- 1 Injectable Progesterone Blocker
- 2 What Is Aglepristone Used For?
- 3 Before you take Aglepristone
- 4 How to use Aglepristone
- 5 Monitoring
- 6 Client Information
Injectable Progesterone Blocker
Highlights Of Prescribing Information
• Injectable progesterone blocker indicated for pregnancy termination in bitches; may also be of benefit in inducing parturition or in treating pyometra complex in dogs & progesterone-dependent mammary hyperplasia in cats
• Not currently available in USA; marketed for use in dogs in Europe, South America, etc.
• Localized injection site reactions are most commonly noted adverse effect; other adverse effects reported in >5% of patients include: anorexia (25%), excitation (23%), depression (21%), & diarrhea (13%)
What Is Aglepristone Used For?
Aglepristone is labeled (in the U.K. and elsewhere) for pregnancy termination in bitches up to 45 days after mating.
In dogs, aglepristone may prove useful in inducing parturition or treating pyometra complex (often in combination with a prostaglandin F analog such as cloprostenol).
In cats, it may be of benefit for pregnancy termination (one study documented 87% efficacy when administered at the recommended dog dose at day 25) or in treating mammary hyperplasias or pyometras.
Aglepristone is a synthetic steroid that binds to the progesterone (P4) receptors thereby preventing biological effects from progesterone. It has an affinity for uterine progesterone receptors approximately three times that of progesterone. As progesterone is necessary for maintaining pregnancy, pregnancy can be terminated or parturition induced. Abortion occurs within 7 days of administration.
Benign feline mammary hyperplasias (fibroadenomatous hyperplasia; FAHs) are usually under the influence of progesterone and aglepristone can be used to medically treat this condition.
When used for treating pyometra in dogs, aglepristone can cause opening of the cervix and resumption of miometral contractility.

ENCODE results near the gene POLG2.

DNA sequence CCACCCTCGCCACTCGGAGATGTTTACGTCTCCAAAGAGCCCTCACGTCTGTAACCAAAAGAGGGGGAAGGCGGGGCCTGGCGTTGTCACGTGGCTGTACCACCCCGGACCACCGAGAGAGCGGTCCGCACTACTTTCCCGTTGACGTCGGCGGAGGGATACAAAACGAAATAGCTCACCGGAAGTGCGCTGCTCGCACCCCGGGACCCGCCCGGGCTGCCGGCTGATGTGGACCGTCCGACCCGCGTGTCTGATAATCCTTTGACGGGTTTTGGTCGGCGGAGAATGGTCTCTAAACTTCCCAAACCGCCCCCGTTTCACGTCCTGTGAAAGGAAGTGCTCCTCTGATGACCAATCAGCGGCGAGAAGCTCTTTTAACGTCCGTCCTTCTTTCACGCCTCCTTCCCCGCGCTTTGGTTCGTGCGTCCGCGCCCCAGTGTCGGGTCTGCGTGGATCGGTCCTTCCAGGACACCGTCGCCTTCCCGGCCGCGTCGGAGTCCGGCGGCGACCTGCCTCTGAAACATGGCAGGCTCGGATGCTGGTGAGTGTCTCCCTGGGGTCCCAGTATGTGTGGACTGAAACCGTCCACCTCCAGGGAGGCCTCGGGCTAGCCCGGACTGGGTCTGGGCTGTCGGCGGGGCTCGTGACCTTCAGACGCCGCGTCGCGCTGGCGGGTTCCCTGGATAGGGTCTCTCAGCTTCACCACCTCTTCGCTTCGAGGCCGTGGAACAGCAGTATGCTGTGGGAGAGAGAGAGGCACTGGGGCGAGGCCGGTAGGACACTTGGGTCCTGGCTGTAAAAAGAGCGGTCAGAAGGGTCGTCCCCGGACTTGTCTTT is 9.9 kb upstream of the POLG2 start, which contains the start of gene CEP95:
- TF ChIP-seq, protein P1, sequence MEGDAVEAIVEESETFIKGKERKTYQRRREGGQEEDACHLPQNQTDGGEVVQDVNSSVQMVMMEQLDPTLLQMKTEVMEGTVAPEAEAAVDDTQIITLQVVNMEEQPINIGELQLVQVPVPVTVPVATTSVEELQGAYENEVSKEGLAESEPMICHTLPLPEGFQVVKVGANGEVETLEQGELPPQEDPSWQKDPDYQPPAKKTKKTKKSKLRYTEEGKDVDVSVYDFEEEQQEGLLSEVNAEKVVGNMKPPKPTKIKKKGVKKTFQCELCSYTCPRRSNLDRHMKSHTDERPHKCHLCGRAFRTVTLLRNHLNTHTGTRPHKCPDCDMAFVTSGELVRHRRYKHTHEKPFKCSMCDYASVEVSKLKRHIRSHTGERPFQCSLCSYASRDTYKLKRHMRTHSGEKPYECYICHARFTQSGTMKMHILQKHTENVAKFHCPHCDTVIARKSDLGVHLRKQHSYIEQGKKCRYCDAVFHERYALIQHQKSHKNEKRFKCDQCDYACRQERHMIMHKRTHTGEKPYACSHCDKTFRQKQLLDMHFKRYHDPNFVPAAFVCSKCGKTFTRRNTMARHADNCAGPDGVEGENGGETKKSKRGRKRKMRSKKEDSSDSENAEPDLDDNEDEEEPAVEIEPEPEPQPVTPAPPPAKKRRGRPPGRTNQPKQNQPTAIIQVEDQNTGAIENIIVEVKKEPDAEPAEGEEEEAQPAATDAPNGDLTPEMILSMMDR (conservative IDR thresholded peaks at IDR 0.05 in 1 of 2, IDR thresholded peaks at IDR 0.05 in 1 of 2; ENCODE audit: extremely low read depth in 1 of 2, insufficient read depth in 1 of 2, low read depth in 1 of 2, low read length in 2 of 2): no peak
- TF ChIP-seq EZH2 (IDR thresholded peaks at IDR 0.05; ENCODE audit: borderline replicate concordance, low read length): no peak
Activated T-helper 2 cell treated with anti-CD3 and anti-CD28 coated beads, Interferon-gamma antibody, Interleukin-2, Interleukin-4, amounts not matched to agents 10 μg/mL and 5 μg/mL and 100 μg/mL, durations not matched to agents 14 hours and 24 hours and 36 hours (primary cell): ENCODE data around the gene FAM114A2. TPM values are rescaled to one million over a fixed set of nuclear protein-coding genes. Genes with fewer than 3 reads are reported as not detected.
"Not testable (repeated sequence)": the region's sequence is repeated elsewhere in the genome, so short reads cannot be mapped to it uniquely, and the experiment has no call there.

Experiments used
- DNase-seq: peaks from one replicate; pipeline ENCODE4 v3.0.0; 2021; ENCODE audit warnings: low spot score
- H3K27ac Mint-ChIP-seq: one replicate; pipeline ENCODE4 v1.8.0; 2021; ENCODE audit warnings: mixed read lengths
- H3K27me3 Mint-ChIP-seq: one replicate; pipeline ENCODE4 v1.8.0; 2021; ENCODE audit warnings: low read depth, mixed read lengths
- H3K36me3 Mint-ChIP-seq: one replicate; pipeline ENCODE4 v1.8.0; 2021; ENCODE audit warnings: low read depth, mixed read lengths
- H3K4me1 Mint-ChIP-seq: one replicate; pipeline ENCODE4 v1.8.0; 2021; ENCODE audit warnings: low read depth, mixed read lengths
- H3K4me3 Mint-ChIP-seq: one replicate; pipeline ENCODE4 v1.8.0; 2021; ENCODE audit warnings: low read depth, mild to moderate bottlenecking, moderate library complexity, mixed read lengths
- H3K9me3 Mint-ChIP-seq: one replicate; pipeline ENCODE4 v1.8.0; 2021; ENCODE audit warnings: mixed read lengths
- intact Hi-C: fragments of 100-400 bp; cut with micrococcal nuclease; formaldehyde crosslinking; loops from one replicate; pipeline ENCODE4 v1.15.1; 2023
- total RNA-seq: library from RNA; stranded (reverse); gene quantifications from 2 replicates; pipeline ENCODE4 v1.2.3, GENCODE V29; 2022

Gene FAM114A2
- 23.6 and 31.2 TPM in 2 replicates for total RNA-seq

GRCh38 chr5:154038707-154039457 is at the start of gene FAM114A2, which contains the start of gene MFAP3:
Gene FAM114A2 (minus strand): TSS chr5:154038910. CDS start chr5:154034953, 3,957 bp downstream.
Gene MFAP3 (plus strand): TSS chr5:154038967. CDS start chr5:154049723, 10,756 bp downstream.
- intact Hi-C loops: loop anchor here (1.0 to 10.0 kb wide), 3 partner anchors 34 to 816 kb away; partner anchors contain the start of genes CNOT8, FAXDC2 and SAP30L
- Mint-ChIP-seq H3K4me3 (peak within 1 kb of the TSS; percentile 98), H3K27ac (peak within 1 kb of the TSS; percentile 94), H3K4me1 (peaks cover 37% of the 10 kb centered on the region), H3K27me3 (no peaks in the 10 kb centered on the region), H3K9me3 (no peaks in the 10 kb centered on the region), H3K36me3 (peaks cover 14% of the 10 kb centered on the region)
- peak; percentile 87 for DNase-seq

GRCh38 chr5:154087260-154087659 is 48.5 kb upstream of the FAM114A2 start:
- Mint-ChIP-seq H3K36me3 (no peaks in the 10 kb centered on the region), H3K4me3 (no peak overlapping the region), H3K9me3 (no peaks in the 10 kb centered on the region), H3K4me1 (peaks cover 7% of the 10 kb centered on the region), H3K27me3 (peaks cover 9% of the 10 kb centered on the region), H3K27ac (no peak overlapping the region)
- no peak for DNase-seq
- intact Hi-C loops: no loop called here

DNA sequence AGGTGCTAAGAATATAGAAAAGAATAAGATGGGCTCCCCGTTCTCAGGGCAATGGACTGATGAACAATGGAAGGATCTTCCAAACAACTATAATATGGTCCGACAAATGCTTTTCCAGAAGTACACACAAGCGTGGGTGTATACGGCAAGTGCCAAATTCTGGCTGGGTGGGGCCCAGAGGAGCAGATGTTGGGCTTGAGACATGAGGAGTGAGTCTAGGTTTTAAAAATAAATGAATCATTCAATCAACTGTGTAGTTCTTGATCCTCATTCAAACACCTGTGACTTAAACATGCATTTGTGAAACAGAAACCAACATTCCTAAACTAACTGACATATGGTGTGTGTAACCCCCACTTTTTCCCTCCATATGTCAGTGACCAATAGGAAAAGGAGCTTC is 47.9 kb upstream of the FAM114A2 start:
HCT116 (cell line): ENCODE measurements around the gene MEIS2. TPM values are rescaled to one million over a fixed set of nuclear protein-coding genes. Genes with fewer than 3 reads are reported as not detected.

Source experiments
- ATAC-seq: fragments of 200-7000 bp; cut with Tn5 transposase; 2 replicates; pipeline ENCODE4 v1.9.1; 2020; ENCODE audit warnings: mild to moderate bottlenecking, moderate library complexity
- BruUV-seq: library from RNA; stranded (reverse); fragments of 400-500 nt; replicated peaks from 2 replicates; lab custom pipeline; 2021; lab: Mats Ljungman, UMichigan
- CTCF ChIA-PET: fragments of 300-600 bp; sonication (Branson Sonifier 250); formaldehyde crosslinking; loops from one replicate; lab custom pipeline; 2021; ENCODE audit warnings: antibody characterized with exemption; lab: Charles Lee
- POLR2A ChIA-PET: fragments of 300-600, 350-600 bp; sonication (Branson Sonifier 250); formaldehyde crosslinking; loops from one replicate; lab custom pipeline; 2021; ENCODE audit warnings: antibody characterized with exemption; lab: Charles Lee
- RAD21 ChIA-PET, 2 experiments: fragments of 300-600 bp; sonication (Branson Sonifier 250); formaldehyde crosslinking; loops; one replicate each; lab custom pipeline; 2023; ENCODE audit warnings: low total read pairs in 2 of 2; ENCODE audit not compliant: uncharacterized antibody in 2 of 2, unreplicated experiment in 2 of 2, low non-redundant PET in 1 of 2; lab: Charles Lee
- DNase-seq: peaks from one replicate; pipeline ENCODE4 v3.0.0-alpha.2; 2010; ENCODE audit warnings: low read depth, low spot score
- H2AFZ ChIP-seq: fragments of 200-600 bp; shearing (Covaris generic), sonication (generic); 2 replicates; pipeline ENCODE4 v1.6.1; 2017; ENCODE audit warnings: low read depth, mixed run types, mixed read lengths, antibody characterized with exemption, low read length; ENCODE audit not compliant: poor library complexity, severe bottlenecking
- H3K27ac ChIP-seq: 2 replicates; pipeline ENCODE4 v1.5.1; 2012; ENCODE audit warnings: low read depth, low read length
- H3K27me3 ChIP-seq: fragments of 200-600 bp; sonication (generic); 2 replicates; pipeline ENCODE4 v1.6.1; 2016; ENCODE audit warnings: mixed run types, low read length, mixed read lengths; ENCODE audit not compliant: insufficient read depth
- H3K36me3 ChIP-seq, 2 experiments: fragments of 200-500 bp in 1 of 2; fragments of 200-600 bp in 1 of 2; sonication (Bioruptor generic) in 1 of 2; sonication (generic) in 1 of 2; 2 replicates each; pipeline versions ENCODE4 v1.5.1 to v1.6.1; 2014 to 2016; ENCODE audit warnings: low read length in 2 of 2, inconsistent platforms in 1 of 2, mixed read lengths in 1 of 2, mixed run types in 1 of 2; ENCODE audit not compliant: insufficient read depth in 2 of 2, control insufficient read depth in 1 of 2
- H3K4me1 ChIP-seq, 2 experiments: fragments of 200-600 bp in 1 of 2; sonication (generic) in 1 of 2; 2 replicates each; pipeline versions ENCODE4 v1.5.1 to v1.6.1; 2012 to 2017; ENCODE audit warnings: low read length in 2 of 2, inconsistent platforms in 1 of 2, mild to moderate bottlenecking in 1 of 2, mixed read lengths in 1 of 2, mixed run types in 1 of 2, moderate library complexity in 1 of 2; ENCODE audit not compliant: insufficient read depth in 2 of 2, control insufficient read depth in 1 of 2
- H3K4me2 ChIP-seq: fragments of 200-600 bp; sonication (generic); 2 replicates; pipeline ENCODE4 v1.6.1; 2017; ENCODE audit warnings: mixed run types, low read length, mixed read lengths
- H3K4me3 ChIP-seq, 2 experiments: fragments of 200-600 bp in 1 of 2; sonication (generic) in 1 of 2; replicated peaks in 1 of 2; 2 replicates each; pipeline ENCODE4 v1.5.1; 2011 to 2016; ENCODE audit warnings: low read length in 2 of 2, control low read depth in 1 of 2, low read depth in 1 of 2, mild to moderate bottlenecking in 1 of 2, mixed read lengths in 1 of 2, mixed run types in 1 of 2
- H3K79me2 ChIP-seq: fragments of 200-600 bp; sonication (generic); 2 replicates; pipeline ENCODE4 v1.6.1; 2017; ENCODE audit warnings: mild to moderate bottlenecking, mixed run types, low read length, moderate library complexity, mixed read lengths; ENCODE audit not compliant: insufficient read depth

Within 24 hours of administration, aglepristone does not appreciably affect circulating plasma levels of progesterone, cortisol, prostaglandins or oxytocin. Plasma levels of prolactin are increased within 12 hours when used in dogs during mid-pregnancy which is probably the cause of mammary gland congestion often seen in these dogs.
Aglepristone also binds to glucocorticoid receptors but has no glucocorticoid activity; it can prevent endogenous or exogenously administered glucocorticoids from binding and acting at these sites.
In dogs, after injecting two doses of 10 mg/kg 24 hours apart, peak serum levels occur about 2.5 days later and mean residence time is about 6 days. The majority (90%) of the drug is excreted via the feces.
Before you take Aglepristone
Contraindications / Precautions / Warnings
Aglepristone is contraindicated in patients who have documented hypersensitivity to it and during pregnancy, unless used for pregnancy termination or inducing parturition.
Because of its antagonistic effects on glucocorticoid receptors, the drug should not be used in patients with hypoadrenocorticism or in dogs with a genetic predisposition to hypoadrenocorticism.